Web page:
For more avid cyclists wanting to log their data when riding, bike computers have more advanced features, allowing you to see your power, heart rate, and cadence during your ride. Similarly, the GPS system in top-of-the-range bike computers is superior to that in most smartphones and the maps of bike computers are better suited to guide your riding, particularly for those who explore off-road trails. The design and manufacture of bike computers – specifically more expensive ones – are such that they are considerably more durable than smartphones, designed to withstand extreme conditions, and battering and bruising by the elements.
As with any piece of cycling equipment, there are advantages and disadvantages to buying a bike computer rather than using a smartphone:
The ultimate question is one of personal preference. Depending on what kind of riding you do, you may choose to invest in a bike computer, and all the kit to go with it, or you may choose to stick with your tried and tested techniques for mapping your rides. Let’s look at what to consider when deciding whether or not to buy a bike computer.
Where you ride:
As we’ve mentioned, where you choose to ride can impact your decision to buy a bike computer. For off-road riders, the improved precision and accuracy of GPS in the fanciest computers allows for more reliable navigation, as more trails and off-road sections are recognized in their mapping system. If you usually ride on the road and are planning on venturing further afield, the navigation system of bike computers can help you to find your way around the less familiar routes in your local area. Any cyclists riding in new countries or on unfamiliar roads will also benefit from a computer equipped with maps, particularly when mobile data (which can also be costly, particularly when roaming) is not readily available.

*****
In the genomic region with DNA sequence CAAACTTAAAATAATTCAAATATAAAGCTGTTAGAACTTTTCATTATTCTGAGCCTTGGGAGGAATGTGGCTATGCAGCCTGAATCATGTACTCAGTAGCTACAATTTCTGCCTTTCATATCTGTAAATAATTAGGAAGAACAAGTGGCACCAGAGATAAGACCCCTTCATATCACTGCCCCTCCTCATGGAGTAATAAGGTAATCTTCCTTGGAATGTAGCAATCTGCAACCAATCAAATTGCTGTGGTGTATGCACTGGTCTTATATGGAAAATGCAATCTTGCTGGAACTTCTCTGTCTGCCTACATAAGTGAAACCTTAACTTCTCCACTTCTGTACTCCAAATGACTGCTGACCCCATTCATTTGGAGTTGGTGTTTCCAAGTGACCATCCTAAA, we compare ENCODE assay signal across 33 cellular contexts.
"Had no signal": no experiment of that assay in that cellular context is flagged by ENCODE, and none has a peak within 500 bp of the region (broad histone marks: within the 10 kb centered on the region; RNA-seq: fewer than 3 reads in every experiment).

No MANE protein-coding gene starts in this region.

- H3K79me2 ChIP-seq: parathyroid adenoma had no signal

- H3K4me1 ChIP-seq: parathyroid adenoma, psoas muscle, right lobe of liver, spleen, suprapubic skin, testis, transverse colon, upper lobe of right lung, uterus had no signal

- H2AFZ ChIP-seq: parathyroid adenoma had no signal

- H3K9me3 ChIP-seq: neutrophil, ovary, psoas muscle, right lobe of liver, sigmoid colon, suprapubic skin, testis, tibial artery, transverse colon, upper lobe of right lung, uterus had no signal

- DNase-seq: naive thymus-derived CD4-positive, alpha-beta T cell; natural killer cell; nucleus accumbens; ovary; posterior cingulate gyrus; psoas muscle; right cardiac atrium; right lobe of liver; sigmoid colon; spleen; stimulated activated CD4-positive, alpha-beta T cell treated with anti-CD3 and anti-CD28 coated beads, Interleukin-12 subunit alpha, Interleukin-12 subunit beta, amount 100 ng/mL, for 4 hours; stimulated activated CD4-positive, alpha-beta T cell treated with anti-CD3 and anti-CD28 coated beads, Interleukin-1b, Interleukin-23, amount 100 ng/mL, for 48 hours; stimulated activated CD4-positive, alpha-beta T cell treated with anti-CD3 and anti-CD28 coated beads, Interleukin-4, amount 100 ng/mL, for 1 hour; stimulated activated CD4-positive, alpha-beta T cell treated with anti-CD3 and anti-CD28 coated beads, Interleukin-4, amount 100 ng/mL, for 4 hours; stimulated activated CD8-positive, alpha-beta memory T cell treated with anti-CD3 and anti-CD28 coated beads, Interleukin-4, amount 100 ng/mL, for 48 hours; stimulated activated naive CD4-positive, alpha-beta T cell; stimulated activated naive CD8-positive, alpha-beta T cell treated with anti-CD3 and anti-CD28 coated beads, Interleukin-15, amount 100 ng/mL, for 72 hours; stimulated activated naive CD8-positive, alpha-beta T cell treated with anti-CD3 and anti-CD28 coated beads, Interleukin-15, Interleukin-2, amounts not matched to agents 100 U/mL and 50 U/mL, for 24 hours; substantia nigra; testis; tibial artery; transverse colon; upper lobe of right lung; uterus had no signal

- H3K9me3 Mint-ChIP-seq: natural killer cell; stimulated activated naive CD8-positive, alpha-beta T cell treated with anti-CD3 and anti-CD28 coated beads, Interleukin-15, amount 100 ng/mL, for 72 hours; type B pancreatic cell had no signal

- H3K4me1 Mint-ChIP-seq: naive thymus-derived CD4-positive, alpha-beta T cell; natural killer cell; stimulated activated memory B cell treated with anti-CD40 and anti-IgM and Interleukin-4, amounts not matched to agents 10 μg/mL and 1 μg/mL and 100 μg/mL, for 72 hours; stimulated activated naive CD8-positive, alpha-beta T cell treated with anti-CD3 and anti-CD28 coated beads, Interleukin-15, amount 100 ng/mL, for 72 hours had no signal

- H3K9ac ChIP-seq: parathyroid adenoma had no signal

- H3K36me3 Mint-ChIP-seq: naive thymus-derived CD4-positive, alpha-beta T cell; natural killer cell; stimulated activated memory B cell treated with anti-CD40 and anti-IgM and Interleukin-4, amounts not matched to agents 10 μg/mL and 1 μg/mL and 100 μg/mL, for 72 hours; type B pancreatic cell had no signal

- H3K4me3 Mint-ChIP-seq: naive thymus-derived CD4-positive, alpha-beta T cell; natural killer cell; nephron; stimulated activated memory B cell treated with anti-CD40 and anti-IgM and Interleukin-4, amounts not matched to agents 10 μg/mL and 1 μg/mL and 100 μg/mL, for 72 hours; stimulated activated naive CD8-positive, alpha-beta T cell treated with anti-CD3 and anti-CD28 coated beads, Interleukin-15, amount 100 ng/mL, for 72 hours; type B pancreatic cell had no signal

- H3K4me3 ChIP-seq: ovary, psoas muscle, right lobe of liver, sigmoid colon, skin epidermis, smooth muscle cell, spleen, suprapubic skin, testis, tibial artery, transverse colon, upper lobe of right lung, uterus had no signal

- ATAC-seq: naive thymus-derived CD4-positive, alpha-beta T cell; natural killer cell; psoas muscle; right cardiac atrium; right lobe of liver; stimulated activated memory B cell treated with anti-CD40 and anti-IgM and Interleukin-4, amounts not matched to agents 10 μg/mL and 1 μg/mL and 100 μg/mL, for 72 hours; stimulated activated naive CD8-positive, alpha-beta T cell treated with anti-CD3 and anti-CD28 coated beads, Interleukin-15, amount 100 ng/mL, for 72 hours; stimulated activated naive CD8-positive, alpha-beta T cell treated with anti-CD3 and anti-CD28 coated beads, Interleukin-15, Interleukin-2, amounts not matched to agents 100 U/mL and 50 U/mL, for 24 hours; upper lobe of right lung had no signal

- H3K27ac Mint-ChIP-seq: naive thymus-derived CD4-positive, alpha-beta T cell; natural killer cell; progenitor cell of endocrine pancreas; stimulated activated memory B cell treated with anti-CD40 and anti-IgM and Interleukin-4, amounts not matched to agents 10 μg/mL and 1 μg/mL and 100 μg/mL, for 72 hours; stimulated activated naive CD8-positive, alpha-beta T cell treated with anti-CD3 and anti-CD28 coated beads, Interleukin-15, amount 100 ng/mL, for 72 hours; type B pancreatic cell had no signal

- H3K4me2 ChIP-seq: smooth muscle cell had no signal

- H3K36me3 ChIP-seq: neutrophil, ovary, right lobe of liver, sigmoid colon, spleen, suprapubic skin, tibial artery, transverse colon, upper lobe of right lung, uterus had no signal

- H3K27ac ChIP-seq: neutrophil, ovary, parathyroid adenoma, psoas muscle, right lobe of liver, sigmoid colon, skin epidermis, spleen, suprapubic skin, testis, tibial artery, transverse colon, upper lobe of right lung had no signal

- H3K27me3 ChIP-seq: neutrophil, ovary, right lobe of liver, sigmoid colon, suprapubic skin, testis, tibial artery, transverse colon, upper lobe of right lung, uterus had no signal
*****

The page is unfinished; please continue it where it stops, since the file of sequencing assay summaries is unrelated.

How long you ride:
The long battery life is an important selling point for bike computers – many can last up to 12 hours while using maps, a vast improvement on a typical smartphone in constant use. Riders spending long hours out on the bike will likely be more concerned with pacing themselves: the information provided about distance, speed, and power can help with measuring efforts for your long days on the bike.